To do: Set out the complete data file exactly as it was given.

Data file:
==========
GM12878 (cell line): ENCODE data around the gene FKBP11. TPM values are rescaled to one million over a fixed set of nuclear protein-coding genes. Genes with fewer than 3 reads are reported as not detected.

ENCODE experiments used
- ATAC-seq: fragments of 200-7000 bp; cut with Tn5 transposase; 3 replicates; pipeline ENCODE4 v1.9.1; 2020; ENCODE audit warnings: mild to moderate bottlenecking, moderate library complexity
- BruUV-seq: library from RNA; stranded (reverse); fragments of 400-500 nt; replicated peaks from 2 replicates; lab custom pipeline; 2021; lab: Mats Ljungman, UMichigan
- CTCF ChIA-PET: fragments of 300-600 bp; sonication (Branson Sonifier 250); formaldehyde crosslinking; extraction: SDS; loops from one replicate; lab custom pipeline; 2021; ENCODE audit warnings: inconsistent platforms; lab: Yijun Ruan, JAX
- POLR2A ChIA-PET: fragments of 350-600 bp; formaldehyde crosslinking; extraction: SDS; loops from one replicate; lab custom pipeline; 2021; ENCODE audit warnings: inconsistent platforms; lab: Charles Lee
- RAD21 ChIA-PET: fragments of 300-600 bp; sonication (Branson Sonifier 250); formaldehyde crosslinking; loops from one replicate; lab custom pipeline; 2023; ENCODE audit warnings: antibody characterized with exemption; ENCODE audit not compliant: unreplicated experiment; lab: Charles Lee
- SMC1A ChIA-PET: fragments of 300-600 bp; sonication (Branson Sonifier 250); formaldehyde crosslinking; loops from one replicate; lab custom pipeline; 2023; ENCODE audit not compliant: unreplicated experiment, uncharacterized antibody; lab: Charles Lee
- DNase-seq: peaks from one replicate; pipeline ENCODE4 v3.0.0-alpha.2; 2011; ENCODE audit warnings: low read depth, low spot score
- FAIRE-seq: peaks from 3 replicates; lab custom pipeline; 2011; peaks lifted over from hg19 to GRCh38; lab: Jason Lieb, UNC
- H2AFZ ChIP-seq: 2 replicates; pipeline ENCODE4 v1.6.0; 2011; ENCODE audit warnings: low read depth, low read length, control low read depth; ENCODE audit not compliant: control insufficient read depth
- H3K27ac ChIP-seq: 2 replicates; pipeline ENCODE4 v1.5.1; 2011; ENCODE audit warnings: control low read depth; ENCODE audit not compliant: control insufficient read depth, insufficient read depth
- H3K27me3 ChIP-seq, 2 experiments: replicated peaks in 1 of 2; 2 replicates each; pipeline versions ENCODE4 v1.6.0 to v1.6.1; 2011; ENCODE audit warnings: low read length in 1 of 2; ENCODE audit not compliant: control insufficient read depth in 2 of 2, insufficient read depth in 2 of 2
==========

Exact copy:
GM12878 (cell line): ENCODE data around the gene FKBP11. TPM values are rescaled to one million over a fixed set of nuclear protein-coding genes. Genes with fewer than 3 reads are reported as not detected.

ENCODE experiments used
- ATAC-seq: fragments of 200-7000 bp; cut with Tn5 transposase; 3 replicates; pipeline ENCODE4 v1.9.1; 2020; ENCODE audit warnings: mild to moderate bottlenecking, moderate library complexity
- BruUV-seq: library from RNA; stranded (reverse); fragments of 400-500 nt; replicated peaks from 2 replicates; lab custom pipeline; 2021; lab: Mats Ljungman, UMichigan
- CTCF ChIA-PET: fragments of 300-600 bp; sonication (Branson Sonifier 250); formaldehyde crosslinking; extraction: SDS; loops from one replicate; lab custom pipeline; 2021; ENCODE audit warnings: inconsistent platforms; lab: Yijun Ruan, JAX
- POLR2A ChIA-PET: fragments of 350-600 bp; formaldehyde crosslinking; extraction: SDS; loops from one replicate; lab custom pipeline; 2021; ENCODE audit warnings: inconsistent platforms; lab: Charles Lee
- RAD21 ChIA-PET: fragments of 300-600 bp; sonication (Branson Sonifier 250); formaldehyde crosslinking; loops from one replicate; lab custom pipeline; 2023; ENCODE audit warnings: antibody characterized with exemption; ENCODE audit not compliant: unreplicated experiment; lab: Charles Lee
- SMC1A ChIA-PET: fragments of 300-600 bp; sonication (Branson Sonifier 250); formaldehyde crosslinking; loops from one replicate; lab custom pipeline; 2023; ENCODE audit not compliant: unreplicated experiment, uncharacterized antibody; lab: Charles Lee
- DNase-seq: peaks from one replicate; pipeline ENCODE4 v3.0.0-alpha.2; 2011; ENCODE audit warnings: low read depth, low spot score
- FAIRE-seq: peaks from 3 replicates; lab custom pipeline; 2011; peaks lifted over from hg19 to GRCh38; lab: Jason Lieb, UNC
- H2AFZ ChIP-seq: 2 replicates; pipeline ENCODE4 v1.6.0; 2011; ENCODE audit warnings: low read depth, low read length, control low read depth; ENCODE audit not compliant: control insufficient read depth
- H3K27ac ChIP-seq: 2 replicates; pipeline ENCODE4 v1.5.1; 2011; ENCODE audit warnings: control low read depth; ENCODE audit not compliant: control insufficient read depth, insufficient read depth
- H3K27me3 ChIP-seq, 2 experiments: replicated peaks in 1 of 2; 2 replicates each; pipeline versions ENCODE4 v1.6.0 to v1.6.1; 2011; ENCODE audit warnings: low read length in 1 of 2; ENCODE audit not compliant: control insufficient read depth in 2 of 2, insufficient read depth in 2 of 2